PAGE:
Saturday, November 27, 2004

one road that doesn't lead to Chaco

As part of my commute to and from my day job, I drive along a ca. 7-mile-long stretch of historic Route 66 (pre-1937 alignment) between Alameda and Bernalillo, New Mexico. I travel along this corridor through a decidedly rural setting on average between 4 and 10 times per week depending on my mood. I find this section of old highway to be relaxing, especially when contrasted to traveling along the parallel alignment of Interstate-25 through the same area. When I take the freeway, I find that I’m so busy taking defensive actions to avoid collisions with innumerable morons making their commute between Albuquerque and Santa Fe, and I often miss seeing interesting things afforded by the more leisurely State Route 313.

These things I enjoy looking at include cows and horses grazing in pastures, locals from the Sandia Pueblo gathering wild squash and other vegetation from the adjacent ditches, freshly cut hay fields, and the few ghostly remnants of the aged Mother Road such as abandoned filling stations, dilapidated billboards, and old highway construction features. (I know, I’m easily entertained.)

There is also a road sign that makes me smile because it reads “313 SOUTH.” For those of you who don’t know/remember, I spent the vast majority of my childhood in a house at 313 South Miller Street, in Toulon, Illinois. That’s it. It’s really a simply connection, but isn’t that really what nostalgia is all about?

I’ve been tempted to pull over and snap some photos of that signage, but I’ve resisted the urge given that there is virtually no place to pull safely off the roadway. That is, until recently. You see, the past couple weeks, I’ve been monitoring the progress of construction workers from the Sandia Pueblo who have been keeping themselves busy blading the shoulders of the roadway flat.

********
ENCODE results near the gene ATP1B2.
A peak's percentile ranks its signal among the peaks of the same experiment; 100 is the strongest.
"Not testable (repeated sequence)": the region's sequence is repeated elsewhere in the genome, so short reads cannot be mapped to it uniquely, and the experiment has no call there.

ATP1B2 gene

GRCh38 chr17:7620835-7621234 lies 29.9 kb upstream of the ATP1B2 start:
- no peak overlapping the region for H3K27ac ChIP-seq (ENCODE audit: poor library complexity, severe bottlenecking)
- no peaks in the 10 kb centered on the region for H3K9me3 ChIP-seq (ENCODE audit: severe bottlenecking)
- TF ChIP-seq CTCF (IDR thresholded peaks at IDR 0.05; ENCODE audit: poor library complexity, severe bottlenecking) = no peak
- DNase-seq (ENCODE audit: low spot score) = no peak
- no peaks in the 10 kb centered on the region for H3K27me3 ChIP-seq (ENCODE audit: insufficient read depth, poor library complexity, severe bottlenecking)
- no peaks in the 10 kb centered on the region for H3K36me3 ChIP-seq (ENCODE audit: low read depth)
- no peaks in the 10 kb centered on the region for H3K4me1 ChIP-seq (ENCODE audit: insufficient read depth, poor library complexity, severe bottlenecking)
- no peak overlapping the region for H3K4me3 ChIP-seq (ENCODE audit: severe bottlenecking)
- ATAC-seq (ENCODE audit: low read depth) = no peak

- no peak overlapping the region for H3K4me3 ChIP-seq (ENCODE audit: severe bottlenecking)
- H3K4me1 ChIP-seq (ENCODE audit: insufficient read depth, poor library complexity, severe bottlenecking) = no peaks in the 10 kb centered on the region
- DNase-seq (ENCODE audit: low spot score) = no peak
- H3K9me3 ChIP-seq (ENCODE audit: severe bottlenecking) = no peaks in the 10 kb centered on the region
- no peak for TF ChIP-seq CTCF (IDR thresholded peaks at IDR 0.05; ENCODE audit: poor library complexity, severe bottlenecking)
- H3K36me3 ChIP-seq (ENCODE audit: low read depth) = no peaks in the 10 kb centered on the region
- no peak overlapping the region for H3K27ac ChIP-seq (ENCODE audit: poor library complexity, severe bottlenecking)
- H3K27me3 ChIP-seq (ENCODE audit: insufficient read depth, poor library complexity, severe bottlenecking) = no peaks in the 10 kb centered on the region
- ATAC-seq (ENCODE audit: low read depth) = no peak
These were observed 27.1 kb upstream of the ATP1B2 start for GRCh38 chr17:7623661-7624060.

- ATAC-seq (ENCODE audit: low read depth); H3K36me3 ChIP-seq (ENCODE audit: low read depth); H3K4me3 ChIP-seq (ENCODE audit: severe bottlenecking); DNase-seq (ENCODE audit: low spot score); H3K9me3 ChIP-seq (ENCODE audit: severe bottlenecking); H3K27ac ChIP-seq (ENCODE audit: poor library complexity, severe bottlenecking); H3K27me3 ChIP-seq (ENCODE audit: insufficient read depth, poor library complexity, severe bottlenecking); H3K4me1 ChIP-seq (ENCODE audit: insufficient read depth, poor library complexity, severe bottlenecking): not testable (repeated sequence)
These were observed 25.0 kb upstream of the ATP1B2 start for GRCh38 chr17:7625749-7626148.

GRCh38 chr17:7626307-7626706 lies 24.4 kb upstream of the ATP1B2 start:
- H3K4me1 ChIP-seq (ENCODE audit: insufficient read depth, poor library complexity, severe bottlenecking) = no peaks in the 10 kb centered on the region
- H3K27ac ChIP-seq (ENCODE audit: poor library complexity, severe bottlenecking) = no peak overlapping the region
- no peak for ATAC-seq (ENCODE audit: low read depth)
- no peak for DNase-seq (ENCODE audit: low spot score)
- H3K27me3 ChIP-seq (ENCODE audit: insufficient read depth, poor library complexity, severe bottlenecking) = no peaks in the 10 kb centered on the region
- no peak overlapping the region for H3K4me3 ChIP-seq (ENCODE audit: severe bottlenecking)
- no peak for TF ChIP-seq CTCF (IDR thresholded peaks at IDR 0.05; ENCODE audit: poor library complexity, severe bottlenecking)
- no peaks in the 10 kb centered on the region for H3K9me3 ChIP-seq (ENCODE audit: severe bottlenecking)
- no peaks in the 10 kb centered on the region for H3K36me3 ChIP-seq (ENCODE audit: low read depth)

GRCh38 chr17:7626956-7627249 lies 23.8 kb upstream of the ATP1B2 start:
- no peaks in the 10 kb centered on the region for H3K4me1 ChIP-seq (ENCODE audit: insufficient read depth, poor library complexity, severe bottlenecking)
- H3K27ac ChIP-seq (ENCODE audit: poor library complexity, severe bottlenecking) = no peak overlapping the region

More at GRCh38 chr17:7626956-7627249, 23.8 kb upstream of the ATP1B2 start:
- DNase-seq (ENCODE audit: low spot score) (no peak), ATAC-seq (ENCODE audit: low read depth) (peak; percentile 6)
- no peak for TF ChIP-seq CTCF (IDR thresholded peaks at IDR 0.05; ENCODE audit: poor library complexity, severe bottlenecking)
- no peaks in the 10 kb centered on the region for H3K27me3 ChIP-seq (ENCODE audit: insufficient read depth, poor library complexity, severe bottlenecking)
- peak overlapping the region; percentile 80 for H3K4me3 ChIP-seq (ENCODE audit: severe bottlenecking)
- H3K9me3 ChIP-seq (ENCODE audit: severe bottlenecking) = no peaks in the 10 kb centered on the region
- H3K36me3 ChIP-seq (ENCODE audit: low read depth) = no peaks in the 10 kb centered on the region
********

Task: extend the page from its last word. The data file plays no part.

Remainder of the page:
On the one hand, this type of thing is needed in the worst way as the road really has very few places where motorists can pull off the road in times of emergency. On the other hand, it is strange to experience how different the old corridor is beginning to “feel” with the new, wide (and flat) shoulders. I’m certain that people who believe that roadways are significant cultural properties that must be preserved “as-is” will be outraged by the modifications.

Then this week the workers began applying asphalt to the shoulders. This process results in traffic being stopped completely for extended periods of time (say 15-20 minutes) to allow the big machinery to move about without fear of crushing someone’s Nissan. So if I’m in a hurry, I’ll take the freeway. Otherwise, I’ll still take NM SR 313 just to see what happens. Sitting parked on a roadway for a quarter of an hour makes me think back to my experiences of conducting archaeological surveys along highways. You REALLY can see so much more when you walk a highway corridor than you can while driving through it. Perhaps that seems obvious to some of you, but it is funny how I tend to forget this fact.

Now I’m wondering if the roadway construction plans include resurfacing the entire deal. If so, I can kiss my leisure route goodbye as I’m sure traffic will increase by leaps and bounds, and the old artery will filled with new blood racing to create clogs in the heart of the Land of Enchantment.

For train watchers… there is one bend in the road and adjacent railroad tracks that is guaranteed to bring out the hobo in the best of us. Certainly during the warm days of Indian summer, I was tempted to blow off work and hang out on the side of the road and watch the bright orange B.N.S.F. diesel engines chug along the tracks pulling their cars loaded with freight to that magical spot on the horizon where turquoise blue meets green and all is gone.

No comments: